You won't be quiet, will you? No. I know you won't be silenced.
You know, it's the same thing all over. Right here in Washington, politicians are fighting over how much to cut from our federal budget, but not because America's broke. The fact is, our nation has never been richer!
This deficit hysteria is an excuse, nothing less, for politicians to pay back their Wall Street backers with more tax cuts.
Instead of downsizing, American needs jobs — jobs with living wages.
Instead of demonizing teachers, we need to prepare our children for the future by making sure every single one of them has access to quality public education.
Instead of downgrading public pensions, we need to make sure all working people have solid retirement security.
Let me say it again: America is not broke.
But working people feel poor because our nation's wealth has all gone to only a handful among us, and they and the Wall Street politicians would rather break promises to our parents and grandparents and deny our children a future than pay their fair share of taxes.
Still, a lot of people are saying, "I don't need government services. I made it on my own and you should, too." But I say to anybody who buys into that myth: We didn't build this country with a philosophy that says, "I got mine." My father and grandfather didn't get out of the mines alive by taking care only of themselves. We did it with each other, for each other. United.
Some of us may have climbed the ladder, but all of us built the ladder—we make it possible with our public education system, our local governments and our roads and highways.
In the labor movement, we're all about that ladder.
We built that ladder for our families and neighbors, and do you know what makes that ladder strong? It's the voice on the job and the security that comes from a union contract. That's how we turn bad jobs into good jobs—that's how we build a ladder to the middle class.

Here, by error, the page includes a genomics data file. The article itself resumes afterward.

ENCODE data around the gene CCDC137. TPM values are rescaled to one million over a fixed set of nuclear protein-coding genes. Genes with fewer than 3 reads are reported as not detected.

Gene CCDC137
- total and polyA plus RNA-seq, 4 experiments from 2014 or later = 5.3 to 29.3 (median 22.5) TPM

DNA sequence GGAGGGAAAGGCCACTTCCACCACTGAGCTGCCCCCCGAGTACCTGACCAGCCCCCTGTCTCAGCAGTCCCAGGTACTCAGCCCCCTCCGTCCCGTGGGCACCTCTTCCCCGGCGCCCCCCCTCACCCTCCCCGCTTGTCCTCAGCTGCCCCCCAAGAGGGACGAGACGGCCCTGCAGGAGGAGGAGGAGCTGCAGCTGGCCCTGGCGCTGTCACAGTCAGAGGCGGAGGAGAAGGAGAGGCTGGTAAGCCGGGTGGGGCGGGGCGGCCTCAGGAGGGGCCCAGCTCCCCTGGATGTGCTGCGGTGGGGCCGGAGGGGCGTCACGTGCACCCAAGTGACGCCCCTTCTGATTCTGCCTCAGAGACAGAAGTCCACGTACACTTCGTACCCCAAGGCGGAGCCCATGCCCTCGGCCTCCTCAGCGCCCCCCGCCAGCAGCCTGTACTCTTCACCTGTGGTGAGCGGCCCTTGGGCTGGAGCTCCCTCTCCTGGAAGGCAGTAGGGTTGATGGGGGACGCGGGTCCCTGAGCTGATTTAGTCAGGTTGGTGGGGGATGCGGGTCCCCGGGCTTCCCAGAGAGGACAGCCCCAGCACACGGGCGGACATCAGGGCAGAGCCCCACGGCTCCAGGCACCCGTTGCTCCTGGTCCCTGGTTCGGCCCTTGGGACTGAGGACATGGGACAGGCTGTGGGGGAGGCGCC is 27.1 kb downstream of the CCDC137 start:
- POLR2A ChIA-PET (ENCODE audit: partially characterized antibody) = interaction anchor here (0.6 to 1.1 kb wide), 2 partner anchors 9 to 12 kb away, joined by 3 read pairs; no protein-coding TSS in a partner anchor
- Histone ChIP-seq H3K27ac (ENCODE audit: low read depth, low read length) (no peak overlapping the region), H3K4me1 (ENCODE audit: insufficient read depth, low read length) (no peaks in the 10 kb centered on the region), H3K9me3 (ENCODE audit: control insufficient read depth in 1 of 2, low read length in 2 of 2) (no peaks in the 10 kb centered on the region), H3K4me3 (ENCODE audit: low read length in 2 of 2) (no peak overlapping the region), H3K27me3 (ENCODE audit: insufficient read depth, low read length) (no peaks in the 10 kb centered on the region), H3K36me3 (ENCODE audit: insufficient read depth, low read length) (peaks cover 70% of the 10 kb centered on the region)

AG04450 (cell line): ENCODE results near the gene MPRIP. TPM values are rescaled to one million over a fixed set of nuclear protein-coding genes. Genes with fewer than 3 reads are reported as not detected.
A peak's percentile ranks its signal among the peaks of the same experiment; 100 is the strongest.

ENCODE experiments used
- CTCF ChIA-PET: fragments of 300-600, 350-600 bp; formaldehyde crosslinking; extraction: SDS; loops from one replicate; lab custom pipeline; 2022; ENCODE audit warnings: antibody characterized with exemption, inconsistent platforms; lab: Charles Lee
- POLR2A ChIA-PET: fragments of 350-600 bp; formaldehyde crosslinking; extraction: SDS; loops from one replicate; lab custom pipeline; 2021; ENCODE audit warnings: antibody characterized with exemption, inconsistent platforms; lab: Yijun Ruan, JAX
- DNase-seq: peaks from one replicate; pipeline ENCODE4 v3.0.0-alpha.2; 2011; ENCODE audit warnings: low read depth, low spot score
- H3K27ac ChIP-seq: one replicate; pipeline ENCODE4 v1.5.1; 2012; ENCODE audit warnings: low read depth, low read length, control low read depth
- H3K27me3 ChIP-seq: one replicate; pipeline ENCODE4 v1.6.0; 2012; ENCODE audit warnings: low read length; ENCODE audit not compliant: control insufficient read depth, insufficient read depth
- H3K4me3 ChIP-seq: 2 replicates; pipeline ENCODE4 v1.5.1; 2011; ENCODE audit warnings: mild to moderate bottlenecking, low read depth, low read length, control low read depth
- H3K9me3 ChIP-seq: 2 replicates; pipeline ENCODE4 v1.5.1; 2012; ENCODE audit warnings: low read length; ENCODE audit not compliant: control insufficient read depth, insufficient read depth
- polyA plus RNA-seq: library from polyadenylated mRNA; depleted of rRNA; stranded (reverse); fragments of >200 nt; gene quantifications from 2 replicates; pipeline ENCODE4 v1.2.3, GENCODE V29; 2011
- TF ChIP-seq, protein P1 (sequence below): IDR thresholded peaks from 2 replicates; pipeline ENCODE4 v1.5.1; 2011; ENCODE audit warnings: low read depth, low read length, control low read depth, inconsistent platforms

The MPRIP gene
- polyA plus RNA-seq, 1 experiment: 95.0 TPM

That's what we are. That's what we do.
Together, we're going to build up our working families, and return America to prosperity the only way it's ever been done -- by working people standing shoulder-to-shoulder and fighting for what's right -- and we won't be quiet until we win!
And together with the AFL-CIO's construction and manufacturing workers, pilots and painters, plumbers and public employees, engineers and bakers and others, we will be heard.
Sisters and brothers, let's use our voice to piece together the fabric of America's common life, by holding our elected leaders accountable.
We'll hold them to a simple standard: Are they helping or hurting working families?
And we'll build up our labor movement—in the workplace and in political life.
We want an independent labor movement strong enough to return balance to our economy, fairness to our tax system, security to our families and moral and economic standing to our nation.
We can't simply build the power of any political party or any candidate. For too long we've been left after the election holding a canceled check and asking someone to pay attention to us. No more! No more!
Our goal is not to help candidates or parties, our goal is to improve the lives of working families and strengthen our country, and that's what we're going to do.
When it comes to politics, we're looking for real champions of working women and men. And I have a message for some of our "friends." It doesn't matter if candidates and parties are controlling the wrecking ball or simply standing aside—the outcome is the same either way.
If leaders aren't blocking the wrecking ball and advancing working families' interests, working people will not support them. This is where our focus will be—now, in 2012 and beyond.
We will uphold the dignity of work and restore respect for working people.
This year, teachers, nurses and firefighters have been vilified.
Decent jobs with economic security have been cast as more than America's workers deserve. Low-wage, part-time, temporary, no-benefit work is being sold as the "new normal" for our economy. Well, that "new normal" is not good enough. And you've taken a stand against it, and so have working people all across America. We've been given a moment, and it's our job to turn this moment into a movement. It has to be a movement for jobs.
It has to be a movement big enough for every worker who wants to form a union to bargain for a better life.
It has to be a movement to fight against intimidation, and for an economy that honors the dignity of all workers and our fundamental freedoms every single day.
We'll work for it. We'll stand for it -- Together. To bring out the best in America. To bring out the best in ourselves, and each other.
To build the future we know we can have, we must have, for ourselves, for our children, for our grandchildren.
And we will never, ever back down.
It's time to stand together against the worst of Wall Street, with the best of America.
Stand for those who want to work but who cannot find jobs, for the families fighting to keep their homes out of foreclosure, for the workers trying to keep jobs that are good enough to support families and send kids to college, for our veterans and young people, for health care workers, for private workers, for public workers, for all workers.
Thank you, and God bless you and the work you do.